Frequently asked questions

How efficient is the Energy Saver?

As it uses heat pump technology it provides about 4 times as much thermal energy as it consumes. This is easily the most efficient technology available today.

Further as it uses forced air, i.e. a powerful fan to distribute the heat it is much more efficient than normal radiant heat type solutions. We estimate this increases the efficiency a further 50%.

Finally, it uses state of the art inverter technology further reducing the energy consumption by about 70%.

This means that in real use you can expect it to use only about 10-15% energy of what traditional heating systems use.

What sort of running costs can I expect?

Running costs will be dependent on what level of temperature you would like, what level of insulation you have and for how many hours a day you heat your house. The electric consumption is very low as our units have been optimised for heating. Long-term measurements have given a consumption of between 500 W and 1.0 kW depending on the unit's capacity.

Let's assume you heat your house for 10 hours a day & for 7 months of the year. If you pay 12p per kWh you would then pay about £ 146 for a year's worth of heating.

This compares very favourably with other types of heating. The same amount of spend on electric underfloor heating will only be sufficient for about 5-10 square metres (a small room). If you were to use electric storage heaters you would spend 10-20 times as much on your space heating. Gas central heating is cheaper so 5-15 times. Using oil falls in between.

Without doubt using the Energy Saver is the most efficient and cost effective heating solution on the market today.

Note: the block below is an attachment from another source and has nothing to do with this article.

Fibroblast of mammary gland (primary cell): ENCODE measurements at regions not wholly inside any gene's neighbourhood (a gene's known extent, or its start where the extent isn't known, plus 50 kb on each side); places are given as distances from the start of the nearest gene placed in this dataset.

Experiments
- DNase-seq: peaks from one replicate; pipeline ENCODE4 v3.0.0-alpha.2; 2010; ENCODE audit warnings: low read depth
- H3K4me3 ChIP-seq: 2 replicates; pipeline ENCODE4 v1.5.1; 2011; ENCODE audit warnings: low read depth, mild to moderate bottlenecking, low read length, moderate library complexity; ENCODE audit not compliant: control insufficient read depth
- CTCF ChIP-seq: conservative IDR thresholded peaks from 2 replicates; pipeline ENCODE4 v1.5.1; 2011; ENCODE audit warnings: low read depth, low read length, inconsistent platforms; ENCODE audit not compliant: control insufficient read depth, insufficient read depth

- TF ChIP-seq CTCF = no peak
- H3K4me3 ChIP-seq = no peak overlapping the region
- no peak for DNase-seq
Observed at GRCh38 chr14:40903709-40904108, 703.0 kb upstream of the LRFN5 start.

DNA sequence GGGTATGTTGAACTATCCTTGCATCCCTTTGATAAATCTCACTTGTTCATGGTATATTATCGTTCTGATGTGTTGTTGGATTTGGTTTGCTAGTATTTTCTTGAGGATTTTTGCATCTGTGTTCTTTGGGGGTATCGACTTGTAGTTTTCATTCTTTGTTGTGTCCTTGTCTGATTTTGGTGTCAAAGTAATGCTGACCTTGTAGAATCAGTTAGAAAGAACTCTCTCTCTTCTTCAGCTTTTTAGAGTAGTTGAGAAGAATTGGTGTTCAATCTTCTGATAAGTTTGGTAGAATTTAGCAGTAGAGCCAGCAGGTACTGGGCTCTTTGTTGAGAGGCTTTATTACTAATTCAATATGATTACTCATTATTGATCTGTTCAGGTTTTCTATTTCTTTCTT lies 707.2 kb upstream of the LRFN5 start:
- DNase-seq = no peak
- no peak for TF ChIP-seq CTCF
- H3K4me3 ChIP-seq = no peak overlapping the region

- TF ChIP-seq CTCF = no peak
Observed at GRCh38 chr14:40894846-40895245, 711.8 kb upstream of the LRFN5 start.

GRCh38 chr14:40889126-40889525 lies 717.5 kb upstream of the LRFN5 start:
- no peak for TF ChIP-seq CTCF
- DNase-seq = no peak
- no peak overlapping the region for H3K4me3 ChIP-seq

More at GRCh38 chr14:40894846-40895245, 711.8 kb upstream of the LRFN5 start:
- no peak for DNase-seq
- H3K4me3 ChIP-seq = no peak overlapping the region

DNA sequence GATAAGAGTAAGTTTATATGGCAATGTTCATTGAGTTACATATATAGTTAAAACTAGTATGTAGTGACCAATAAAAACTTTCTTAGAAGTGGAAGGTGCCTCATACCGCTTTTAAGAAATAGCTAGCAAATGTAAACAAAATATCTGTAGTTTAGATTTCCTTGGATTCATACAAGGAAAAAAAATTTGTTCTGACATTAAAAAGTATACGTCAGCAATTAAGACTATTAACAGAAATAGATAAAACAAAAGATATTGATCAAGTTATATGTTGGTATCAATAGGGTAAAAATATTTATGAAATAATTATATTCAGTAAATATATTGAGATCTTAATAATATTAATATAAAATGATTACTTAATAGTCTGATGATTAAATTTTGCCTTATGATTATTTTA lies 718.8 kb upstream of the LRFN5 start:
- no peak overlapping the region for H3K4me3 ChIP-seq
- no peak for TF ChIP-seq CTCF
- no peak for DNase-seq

Do I need to have a high level of insulation?

Our solutions will work with any level of insulation however a poorly insulated house will loose a lot of heat so it is important to have an efficient heating solution such as our energy saver.

Some insulation measures can be quite cheap but still give high levels of benefits such as adding insulation strips around the door frames and windows. This can be done for a few pounds by yourself.

The next level would be to look at your windows. Single pane windows need to be improved with a second layer but having the whole window replaced can of course be costly and intrusive, so consider secondary glazing. There are now a number of different types on the market including lift-outs, hinged unit, horizontal and vertical sliders. It is in fact the layer of air between the two panes that provide the insulation. If you already have double glazing you should be OK if they are in decent shape. Investing in triple glazing is normally not cost-effective in the UK.

Adding decent loft insulation would be a decent third step. Finally cavity wall insulation should also be considered if you don't already have it.

How is the Energy Saver different from other similar products on the market?

Other products have not been optimised for heating purposes. They will provide heating but won't be as efficient. This means that you will need more units than you need with the Energy Saver, possibly as many as one per room.

Can I buy the Energy Saver from anybody else?

No, Environmental Heating Solutions Ltd is the sole supplier in the UK.

What is the size of the unit?

Please see our downloads page

Where should the outdoor unit be placed?

The outdoor unit must be placed in an area that has a fresh supply of air, which means you cannot put it in a garage, shed or conservatory. It should be placed where there is more than 1 metre (40“) of free space in front and above the unit. It is also a good idea to place it raised above the ground, most units are installed on brackets bolted to an outdoor wall.

Where should the indoor unit be placed?

The placement of the indoor unit isn't critical, but it should be placed in an open area giving the unit a good ability to circulate the air in the house.

Can I install it myself?